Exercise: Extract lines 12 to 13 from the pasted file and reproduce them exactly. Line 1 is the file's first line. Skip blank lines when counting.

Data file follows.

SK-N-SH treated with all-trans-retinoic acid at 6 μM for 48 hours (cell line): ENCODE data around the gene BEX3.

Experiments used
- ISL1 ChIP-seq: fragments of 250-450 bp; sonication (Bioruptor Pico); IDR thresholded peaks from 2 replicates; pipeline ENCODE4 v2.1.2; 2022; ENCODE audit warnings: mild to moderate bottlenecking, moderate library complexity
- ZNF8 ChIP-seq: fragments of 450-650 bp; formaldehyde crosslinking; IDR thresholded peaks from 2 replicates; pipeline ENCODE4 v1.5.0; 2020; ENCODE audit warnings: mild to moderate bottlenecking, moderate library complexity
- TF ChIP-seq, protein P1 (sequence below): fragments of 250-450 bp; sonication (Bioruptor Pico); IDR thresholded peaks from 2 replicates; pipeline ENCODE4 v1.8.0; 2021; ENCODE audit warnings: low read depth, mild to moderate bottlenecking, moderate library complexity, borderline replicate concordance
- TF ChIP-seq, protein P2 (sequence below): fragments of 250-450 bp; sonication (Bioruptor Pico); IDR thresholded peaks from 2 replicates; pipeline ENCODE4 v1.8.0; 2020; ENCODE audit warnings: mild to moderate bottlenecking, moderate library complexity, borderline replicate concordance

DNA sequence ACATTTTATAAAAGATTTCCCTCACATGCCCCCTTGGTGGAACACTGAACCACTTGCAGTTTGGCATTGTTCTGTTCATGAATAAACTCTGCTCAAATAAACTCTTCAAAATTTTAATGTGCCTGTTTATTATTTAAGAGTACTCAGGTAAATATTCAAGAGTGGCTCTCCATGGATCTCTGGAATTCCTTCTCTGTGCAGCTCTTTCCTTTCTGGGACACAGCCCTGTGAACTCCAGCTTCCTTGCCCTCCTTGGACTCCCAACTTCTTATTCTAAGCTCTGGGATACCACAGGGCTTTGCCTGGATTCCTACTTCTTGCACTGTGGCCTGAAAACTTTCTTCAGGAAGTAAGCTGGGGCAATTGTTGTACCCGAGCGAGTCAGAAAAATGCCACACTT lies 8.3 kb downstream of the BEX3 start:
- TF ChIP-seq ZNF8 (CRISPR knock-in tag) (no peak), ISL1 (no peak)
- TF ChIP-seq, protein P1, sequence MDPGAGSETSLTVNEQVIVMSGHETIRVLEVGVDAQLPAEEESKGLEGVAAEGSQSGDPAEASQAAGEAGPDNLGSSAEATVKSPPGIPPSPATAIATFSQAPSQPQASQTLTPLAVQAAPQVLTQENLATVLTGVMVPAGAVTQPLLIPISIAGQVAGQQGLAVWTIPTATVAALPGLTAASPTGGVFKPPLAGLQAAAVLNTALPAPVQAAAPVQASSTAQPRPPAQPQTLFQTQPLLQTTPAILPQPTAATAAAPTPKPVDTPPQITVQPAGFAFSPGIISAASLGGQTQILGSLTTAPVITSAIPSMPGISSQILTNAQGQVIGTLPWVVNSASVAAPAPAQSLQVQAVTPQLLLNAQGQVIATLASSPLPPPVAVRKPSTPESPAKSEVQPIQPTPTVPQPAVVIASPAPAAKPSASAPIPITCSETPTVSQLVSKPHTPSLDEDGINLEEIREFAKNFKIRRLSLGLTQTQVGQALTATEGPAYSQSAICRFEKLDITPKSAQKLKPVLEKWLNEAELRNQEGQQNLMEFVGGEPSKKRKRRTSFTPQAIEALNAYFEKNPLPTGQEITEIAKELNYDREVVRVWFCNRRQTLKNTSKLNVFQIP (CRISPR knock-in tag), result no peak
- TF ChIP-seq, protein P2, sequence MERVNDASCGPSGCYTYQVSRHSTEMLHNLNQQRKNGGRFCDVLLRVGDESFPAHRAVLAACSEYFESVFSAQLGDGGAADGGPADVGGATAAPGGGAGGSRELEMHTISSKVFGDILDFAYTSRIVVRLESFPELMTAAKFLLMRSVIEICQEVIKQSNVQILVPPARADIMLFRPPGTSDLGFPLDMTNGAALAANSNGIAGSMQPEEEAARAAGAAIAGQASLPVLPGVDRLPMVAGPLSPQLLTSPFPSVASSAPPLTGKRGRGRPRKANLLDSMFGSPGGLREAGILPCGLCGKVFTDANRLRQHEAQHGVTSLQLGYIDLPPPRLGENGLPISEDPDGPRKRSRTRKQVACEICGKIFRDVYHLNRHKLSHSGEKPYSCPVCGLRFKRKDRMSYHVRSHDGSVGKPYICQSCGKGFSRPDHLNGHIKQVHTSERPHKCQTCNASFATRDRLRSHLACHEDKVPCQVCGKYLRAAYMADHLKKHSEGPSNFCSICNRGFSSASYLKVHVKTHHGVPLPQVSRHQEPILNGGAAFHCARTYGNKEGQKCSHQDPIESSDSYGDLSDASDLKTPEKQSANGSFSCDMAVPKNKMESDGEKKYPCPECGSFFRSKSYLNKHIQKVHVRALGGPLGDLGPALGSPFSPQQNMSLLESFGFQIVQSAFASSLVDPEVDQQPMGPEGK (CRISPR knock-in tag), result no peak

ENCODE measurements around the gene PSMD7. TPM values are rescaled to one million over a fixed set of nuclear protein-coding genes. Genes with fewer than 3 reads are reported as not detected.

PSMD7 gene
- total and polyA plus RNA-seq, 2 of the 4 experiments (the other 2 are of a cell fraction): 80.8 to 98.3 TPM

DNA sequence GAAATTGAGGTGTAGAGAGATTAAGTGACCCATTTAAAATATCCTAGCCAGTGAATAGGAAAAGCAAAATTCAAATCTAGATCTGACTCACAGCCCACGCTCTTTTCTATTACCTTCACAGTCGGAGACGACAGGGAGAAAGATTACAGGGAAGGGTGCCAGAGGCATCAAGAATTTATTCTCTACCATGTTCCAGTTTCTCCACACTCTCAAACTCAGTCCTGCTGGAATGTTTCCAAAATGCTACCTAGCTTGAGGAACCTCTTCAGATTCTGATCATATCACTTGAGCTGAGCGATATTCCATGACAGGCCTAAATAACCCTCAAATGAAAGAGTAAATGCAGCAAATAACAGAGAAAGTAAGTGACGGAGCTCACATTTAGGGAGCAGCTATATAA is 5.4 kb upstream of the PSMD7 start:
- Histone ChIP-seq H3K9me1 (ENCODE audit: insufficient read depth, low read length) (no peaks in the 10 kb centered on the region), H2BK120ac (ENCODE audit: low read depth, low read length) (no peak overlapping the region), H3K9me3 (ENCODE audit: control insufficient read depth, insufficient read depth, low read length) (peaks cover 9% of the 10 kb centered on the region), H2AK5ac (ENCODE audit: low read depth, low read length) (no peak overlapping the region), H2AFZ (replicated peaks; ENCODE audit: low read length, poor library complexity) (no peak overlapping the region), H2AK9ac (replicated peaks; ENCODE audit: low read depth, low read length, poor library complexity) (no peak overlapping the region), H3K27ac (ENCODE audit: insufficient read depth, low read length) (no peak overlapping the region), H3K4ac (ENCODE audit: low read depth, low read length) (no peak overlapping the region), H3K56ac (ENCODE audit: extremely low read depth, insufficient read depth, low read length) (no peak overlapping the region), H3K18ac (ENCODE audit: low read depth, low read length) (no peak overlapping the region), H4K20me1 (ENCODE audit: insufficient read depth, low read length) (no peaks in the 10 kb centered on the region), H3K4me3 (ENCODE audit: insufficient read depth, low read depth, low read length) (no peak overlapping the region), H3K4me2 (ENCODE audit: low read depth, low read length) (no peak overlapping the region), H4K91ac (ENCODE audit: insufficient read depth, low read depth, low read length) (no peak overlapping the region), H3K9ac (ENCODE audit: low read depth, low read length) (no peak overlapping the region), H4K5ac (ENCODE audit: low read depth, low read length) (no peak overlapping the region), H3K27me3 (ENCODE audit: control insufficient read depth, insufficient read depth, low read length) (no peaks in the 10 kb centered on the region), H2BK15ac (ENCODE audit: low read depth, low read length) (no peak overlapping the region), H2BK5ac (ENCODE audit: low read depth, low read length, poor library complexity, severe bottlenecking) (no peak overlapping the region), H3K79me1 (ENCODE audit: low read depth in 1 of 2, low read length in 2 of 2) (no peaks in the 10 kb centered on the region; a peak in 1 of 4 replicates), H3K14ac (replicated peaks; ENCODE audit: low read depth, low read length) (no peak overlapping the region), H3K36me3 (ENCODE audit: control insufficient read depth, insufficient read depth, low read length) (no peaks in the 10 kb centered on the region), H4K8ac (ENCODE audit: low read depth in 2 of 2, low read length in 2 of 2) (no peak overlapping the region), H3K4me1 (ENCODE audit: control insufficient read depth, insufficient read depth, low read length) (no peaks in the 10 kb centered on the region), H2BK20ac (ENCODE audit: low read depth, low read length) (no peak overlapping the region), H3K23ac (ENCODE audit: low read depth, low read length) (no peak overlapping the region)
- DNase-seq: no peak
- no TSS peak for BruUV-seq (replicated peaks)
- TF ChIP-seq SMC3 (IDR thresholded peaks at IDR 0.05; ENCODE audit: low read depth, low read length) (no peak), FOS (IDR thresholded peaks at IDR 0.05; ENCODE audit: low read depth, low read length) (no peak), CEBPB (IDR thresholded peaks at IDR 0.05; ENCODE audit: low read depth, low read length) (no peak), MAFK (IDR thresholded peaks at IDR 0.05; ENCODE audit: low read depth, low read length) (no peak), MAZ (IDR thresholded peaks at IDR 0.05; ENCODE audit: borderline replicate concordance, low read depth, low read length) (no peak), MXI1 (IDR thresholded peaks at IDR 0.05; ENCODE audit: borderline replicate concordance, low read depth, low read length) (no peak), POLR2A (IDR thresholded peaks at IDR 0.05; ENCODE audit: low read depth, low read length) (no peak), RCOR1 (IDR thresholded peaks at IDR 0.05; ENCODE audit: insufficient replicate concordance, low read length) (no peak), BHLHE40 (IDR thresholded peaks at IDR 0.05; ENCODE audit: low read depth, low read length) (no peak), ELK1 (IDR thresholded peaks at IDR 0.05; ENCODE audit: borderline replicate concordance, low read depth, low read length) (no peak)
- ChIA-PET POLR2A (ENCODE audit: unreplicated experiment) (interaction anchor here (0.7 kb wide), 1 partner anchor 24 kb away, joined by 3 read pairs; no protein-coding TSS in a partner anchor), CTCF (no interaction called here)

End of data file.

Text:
PSMD7 gene
- total and polyA plus RNA-seq, 2 of the 4 experiments (the other 2 are of a cell fraction): 80.8 to 98.3 TPM